Port of Felixstowe targets ops decarbonisation with new equipment
Hutchison Ports Port of Felixstowe, the UK’s largest container port, has made a ‘major’ investment in new equipment to help decarbonise its operations.
The investment includes orders for 48 battery-powered terminal tractors and 17 zero-emission Remote controlled Electric Rubber-Tyred Gantry cranes (ReARTGs).
Chinese state-owned Shanghai Zhenhua Heavy Industries (ZPMC) will deliver the new two-wheel-drive tractor units, that will be the first electric tractors at the UK’s largest container port. As informed, ZPMC is working with its partner Shacman to develop the battery-powered tractor units.
The ReARTGs, which will be fitted with the latest semi-automation technology, will be supplied by the Finnish manufacturer Konecranes.
Additionally, the port plans to upgrade its high voltage (HV) electrical power distribution network to support the use of the new equipment. Furthermore, Port of Felixstowe will install new electrical infrastructure to support the ReARTGs and ten charging stations for the battery-powered terminal tractors.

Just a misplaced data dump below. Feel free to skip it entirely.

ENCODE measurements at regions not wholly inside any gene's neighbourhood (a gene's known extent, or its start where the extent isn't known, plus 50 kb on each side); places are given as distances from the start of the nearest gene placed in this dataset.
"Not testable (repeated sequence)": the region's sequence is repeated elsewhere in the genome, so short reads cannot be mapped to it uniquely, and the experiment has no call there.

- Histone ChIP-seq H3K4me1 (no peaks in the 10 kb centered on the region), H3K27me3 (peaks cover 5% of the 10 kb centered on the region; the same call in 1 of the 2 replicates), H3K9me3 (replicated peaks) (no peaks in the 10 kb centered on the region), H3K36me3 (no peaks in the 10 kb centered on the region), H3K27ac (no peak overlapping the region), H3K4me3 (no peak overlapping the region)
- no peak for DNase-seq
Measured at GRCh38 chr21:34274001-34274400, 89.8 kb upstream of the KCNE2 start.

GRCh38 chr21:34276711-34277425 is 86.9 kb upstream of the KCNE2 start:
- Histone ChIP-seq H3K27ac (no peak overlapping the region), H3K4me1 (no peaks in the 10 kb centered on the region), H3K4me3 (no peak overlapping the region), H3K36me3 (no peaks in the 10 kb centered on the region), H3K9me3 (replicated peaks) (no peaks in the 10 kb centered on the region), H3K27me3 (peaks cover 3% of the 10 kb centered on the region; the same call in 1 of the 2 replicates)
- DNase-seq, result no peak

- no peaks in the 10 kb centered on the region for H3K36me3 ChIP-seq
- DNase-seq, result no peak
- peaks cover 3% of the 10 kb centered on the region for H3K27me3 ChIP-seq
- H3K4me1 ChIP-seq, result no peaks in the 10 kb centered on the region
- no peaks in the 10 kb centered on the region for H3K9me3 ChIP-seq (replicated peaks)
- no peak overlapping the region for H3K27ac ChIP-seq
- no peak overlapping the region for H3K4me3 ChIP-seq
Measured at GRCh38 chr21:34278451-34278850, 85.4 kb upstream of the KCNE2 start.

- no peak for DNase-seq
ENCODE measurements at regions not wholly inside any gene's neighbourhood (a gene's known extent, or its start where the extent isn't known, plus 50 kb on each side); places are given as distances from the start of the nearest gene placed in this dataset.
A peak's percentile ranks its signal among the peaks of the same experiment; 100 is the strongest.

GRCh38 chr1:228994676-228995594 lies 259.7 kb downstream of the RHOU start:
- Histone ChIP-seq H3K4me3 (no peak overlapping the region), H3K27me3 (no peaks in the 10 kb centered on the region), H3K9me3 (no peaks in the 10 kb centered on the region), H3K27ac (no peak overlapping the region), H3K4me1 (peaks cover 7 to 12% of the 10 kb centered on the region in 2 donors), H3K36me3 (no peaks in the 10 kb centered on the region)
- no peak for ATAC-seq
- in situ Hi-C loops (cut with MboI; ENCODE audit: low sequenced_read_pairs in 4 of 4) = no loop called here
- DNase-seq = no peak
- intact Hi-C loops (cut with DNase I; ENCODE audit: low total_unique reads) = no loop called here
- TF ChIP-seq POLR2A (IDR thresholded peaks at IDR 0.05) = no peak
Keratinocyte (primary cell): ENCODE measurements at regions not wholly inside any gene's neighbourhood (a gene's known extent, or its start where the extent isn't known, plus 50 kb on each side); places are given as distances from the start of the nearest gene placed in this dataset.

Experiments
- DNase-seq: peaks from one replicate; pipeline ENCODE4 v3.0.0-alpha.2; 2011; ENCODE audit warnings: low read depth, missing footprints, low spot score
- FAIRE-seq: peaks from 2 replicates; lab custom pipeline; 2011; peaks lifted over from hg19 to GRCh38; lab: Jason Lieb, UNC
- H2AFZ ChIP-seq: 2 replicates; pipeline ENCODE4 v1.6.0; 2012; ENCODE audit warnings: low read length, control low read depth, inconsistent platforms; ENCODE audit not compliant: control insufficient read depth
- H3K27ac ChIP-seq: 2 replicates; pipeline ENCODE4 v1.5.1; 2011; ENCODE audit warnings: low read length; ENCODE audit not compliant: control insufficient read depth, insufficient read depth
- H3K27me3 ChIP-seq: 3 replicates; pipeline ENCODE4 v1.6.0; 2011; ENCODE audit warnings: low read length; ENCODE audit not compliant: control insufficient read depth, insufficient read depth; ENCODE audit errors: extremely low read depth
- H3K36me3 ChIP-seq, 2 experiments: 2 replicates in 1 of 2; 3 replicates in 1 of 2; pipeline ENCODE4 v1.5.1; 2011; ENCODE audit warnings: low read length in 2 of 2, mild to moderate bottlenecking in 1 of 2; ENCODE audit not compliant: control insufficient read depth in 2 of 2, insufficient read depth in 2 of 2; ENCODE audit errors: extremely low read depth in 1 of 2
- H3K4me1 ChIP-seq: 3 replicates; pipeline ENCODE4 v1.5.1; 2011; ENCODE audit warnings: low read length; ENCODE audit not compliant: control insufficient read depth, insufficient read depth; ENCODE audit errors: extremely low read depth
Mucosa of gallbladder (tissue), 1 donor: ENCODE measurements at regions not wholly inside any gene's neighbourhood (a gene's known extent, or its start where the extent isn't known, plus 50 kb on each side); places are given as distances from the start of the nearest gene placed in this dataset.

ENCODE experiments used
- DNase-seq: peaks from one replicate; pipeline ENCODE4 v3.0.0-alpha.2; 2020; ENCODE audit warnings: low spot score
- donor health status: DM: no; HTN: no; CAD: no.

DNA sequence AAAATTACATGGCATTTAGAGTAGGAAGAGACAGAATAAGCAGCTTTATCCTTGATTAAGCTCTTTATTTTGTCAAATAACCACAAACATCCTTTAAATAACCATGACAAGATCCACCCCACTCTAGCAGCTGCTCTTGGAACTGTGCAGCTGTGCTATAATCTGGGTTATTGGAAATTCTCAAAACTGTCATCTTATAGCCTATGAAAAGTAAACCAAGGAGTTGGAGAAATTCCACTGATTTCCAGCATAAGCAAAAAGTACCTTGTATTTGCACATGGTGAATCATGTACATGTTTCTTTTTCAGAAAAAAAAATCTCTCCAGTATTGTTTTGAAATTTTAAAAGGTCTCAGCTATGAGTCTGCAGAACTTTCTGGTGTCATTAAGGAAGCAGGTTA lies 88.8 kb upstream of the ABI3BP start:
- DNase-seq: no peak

Chris Lewis, CEO at the Port of Felixstowe, said: “This order represents the latest part of our plan to reduce the environmental impact of our operations. In total, replacing 48 diesel-powered tractor units and 17 conventional RTGs with new electrical equipment will save 6,662 tonnes of CO2 and 59.38 tonnes of NOx emissions every year“.
According to Lewis, the port reduced its carbon footprint by 30% since 2015 through a range of measures including the first phase of its programme to phase out diesel-powered yard cranes.
The latest investment, coinciding with the ongoing COP26 conference, is expected to help drive further substantial reductions in the port’s future and help reach the target of a further 20% reduction over the next five years.
Working with partners, including Ryse Hydrogen, to explore the use of hydrogen-powered port equipment and with Cranfield University, Sizewell C and EDF, the Port of Felixstowe is involved in one of the projects selected to receive support from the Clean Maritime Demonstration Competition.
The project involves a feasibility study into the potential for Freeport East, which includes the ports of Felixstowe and Harwich International, to become a net-zero port and a net-zero energy hub for third parties and the adjacent region.